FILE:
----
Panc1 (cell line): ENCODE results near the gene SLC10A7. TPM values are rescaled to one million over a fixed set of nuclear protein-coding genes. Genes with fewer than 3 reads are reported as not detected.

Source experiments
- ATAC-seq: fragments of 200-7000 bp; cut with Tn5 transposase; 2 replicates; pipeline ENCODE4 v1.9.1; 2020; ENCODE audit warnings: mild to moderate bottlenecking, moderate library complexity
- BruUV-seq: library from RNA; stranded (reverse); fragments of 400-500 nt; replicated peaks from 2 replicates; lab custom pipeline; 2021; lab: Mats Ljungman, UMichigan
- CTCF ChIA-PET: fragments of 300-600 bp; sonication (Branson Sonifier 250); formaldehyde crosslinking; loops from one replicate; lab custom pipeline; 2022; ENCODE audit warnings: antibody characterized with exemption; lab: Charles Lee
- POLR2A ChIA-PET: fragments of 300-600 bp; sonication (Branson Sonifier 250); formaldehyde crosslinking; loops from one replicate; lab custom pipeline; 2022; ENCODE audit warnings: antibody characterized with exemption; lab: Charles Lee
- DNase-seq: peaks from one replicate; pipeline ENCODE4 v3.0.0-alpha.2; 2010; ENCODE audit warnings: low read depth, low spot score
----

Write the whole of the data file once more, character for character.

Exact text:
Panc1 (cell line): ENCODE results near the gene SLC10A7. TPM values are rescaled to one million over a fixed set of nuclear protein-coding genes. Genes with fewer than 3 reads are reported as not detected.

Source experiments
- ATAC-seq: fragments of 200-7000 bp; cut with Tn5 transposase; 2 replicates; pipeline ENCODE4 v1.9.1; 2020; ENCODE audit warnings: mild to moderate bottlenecking, moderate library complexity
- BruUV-seq: library from RNA; stranded (reverse); fragments of 400-500 nt; replicated peaks from 2 replicates; lab custom pipeline; 2021; lab: Mats Ljungman, UMichigan
- CTCF ChIA-PET: fragments of 300-600 bp; sonication (Branson Sonifier 250); formaldehyde crosslinking; loops from one replicate; lab custom pipeline; 2022; ENCODE audit warnings: antibody characterized with exemption; lab: Charles Lee
- POLR2A ChIA-PET: fragments of 300-600 bp; sonication (Branson Sonifier 250); formaldehyde crosslinking; loops from one replicate; lab custom pipeline; 2022; ENCODE audit warnings: antibody characterized with exemption; lab: Charles Lee
- DNase-seq: peaks from one replicate; pipeline ENCODE4 v3.0.0-alpha.2; 2010; ENCODE audit warnings: low read depth, low spot score